Why did you apply to New Connections
I was introduced to the New Connections program by a colleague at my previous institution. Attending events such as the New Connections Symposium introduced me to a community of scholars who have an interest, not only in studying health, but also in working to level the field for members of underserved communities by addressing persistent health disparities. I believe that the Robert Wood Johnson Foundation and New Connections provide early career scholars with an opportunity to engage with researchers with similar interests. My research will be enhanced by exposure to scholars with similar interests and diverse ways of thinking about improving health in our communities. I believe that involvement with the New Connections program will help me to explore novel ways to approach health issues, disseminate information, and change policy.
Dr. Heads’ research interests include substance use and HIV prevention, psycho-cultural correlates of health risk, and racial and gender related disparities in mental health. Her research specifically aims to improve strategies for increasing the availability of substance use and HIV prevention services and cultural adaptation of existing interventions to improve engagement.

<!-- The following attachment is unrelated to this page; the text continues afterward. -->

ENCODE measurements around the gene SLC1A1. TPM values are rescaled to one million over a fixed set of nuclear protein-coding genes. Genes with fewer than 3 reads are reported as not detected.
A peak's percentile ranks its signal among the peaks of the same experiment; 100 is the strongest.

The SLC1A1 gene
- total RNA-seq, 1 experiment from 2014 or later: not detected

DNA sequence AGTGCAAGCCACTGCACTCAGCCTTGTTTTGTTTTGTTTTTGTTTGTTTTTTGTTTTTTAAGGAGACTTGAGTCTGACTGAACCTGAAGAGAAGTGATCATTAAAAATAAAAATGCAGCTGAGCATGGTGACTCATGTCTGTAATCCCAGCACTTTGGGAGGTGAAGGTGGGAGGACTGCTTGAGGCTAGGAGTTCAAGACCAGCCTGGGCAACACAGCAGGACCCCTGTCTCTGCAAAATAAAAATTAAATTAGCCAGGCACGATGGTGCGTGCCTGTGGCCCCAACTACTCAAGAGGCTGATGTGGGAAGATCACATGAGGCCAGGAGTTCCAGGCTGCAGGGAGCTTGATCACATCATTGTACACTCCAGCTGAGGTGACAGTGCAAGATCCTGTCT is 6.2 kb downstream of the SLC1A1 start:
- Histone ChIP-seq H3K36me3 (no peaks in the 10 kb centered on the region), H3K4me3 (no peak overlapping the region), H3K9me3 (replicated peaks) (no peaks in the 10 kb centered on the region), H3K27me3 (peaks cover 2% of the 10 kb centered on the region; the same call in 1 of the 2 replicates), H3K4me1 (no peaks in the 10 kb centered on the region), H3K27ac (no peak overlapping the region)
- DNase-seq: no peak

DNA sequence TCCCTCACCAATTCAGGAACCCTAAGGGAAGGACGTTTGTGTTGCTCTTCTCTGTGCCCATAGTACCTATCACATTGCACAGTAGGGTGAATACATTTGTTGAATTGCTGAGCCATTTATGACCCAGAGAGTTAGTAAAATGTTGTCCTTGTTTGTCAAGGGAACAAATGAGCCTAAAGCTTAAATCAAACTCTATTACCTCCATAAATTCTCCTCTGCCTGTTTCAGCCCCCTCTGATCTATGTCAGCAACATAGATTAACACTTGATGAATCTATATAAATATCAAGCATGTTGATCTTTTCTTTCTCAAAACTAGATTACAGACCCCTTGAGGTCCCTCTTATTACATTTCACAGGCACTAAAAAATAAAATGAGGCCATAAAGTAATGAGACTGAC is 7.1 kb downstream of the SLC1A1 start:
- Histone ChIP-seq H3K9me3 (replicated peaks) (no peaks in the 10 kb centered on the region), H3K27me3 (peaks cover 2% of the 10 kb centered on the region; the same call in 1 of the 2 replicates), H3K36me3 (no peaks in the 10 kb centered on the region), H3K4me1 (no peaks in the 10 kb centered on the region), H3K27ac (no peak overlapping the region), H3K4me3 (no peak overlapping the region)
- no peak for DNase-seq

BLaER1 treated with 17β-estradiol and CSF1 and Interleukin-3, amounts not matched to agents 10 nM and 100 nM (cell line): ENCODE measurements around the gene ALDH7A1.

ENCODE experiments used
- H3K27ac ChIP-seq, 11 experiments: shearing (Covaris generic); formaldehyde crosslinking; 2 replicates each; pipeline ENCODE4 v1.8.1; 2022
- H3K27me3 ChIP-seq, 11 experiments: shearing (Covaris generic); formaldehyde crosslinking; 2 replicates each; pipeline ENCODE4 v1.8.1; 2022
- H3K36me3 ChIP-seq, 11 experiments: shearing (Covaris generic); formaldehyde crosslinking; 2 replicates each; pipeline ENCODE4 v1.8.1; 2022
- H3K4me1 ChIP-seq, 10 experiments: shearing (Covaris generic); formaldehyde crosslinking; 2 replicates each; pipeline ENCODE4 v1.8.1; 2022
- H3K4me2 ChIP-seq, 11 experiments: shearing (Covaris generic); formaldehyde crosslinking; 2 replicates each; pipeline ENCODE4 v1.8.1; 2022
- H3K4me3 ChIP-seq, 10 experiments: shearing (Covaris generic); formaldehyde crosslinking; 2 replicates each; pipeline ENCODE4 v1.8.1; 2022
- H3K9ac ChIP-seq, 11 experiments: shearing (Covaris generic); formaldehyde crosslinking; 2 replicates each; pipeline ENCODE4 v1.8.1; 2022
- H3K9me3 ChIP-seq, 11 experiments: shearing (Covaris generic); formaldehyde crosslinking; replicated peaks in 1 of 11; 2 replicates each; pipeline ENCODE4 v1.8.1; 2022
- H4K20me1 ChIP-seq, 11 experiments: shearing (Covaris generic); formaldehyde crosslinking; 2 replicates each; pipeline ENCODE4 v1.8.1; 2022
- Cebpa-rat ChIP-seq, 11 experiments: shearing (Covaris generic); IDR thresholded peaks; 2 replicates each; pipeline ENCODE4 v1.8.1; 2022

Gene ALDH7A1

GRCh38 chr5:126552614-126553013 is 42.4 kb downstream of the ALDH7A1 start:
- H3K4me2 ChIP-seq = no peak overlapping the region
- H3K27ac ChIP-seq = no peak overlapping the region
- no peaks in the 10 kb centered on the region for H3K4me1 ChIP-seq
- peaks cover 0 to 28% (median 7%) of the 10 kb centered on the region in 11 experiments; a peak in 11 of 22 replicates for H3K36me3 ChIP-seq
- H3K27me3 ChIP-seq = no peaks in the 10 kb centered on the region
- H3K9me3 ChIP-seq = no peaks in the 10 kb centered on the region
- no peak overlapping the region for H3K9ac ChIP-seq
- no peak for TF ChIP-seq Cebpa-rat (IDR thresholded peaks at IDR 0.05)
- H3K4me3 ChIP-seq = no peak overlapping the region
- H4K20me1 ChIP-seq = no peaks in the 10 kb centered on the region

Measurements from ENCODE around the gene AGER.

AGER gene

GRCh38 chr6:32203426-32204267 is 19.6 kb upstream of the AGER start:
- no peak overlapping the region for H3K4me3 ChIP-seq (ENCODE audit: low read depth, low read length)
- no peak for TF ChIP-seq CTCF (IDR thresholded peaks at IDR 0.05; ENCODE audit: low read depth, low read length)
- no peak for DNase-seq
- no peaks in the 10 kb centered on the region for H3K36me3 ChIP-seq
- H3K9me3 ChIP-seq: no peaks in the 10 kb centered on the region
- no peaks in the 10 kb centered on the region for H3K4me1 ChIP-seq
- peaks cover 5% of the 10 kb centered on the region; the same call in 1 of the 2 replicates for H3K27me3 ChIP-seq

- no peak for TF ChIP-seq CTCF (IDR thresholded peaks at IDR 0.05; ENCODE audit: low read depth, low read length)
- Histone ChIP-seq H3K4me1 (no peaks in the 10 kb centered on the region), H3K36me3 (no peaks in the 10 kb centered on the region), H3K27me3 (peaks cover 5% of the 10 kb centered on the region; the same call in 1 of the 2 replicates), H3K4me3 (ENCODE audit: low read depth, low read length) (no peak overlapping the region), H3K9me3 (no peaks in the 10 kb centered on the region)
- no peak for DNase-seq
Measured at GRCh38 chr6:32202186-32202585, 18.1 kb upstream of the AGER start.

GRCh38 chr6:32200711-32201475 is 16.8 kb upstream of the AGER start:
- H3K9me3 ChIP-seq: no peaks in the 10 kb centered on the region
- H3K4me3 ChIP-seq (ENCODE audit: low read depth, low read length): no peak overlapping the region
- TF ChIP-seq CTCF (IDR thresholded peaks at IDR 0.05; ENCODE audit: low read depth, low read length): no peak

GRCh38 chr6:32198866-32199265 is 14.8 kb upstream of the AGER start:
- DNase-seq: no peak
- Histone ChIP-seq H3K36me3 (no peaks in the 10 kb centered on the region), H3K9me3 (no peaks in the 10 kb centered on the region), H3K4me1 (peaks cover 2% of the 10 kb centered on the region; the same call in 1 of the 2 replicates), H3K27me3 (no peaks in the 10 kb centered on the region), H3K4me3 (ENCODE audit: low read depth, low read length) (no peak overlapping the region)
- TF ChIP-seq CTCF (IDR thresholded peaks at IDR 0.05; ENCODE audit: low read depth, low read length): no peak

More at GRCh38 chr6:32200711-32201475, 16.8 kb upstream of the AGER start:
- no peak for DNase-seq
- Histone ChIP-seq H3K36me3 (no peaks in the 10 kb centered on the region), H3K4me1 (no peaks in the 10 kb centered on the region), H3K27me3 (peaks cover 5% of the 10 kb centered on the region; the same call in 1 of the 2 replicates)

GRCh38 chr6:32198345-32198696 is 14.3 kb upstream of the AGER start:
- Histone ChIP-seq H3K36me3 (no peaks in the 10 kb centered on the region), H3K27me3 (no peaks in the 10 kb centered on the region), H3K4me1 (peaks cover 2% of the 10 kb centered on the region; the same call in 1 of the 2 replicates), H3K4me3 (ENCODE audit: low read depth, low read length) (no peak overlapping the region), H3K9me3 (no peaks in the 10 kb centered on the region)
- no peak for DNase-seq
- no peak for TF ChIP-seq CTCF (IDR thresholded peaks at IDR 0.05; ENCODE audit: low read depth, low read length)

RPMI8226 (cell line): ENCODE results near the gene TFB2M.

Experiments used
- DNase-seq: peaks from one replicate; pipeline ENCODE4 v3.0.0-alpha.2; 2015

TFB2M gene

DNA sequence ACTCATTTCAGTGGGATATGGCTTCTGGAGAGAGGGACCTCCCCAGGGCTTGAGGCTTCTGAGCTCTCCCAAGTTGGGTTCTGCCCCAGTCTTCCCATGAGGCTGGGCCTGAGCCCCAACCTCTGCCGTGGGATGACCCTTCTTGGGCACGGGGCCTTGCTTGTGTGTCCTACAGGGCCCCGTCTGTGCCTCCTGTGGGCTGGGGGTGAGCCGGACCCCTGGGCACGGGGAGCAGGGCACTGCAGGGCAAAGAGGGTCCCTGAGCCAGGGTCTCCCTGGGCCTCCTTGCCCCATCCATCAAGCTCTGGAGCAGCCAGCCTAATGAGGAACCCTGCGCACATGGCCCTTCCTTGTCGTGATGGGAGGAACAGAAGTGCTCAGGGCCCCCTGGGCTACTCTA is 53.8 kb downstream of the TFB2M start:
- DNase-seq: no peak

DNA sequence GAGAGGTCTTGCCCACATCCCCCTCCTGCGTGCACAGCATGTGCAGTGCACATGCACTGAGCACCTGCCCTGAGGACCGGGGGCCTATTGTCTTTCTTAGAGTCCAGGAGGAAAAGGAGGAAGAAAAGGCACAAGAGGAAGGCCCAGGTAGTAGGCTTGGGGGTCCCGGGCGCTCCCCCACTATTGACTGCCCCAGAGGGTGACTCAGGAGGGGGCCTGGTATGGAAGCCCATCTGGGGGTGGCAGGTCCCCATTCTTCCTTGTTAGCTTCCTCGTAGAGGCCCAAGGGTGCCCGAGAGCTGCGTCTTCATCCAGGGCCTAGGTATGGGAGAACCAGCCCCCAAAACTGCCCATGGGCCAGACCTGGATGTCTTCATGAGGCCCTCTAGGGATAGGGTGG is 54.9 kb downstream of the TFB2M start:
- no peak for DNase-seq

Heads, A. M. & Dickson, J. W. & Asby, A. T. (2017). Correlates of HIV Risk-taking Behaviors among African-American College Students: HIV Knowledge and Ethnic Identity. Journal of Health Care for the Poor and Underserved 28(2), 155-170.
Vujanovic, A. Meyer, T. Heads, A., Stotts, A., Villareal, Y., Schmitz, J. (2016) Cognitive-Behavioral therapies for depression and substance use disorders: A review of traditional, third- wave, and transdiagnostic approaches, American Journal of Drug and Alcohol Abuse
Asby, A.T., Heads, A.M., Dickson, J.W. (2016) Living with maternal HIV: Spirituality, depression, and family functioning, American Journal of Health Sciences, 7(1), 15-22. DOI: http://dx.doi.org/10.19030/ajhs.v7i1.9693.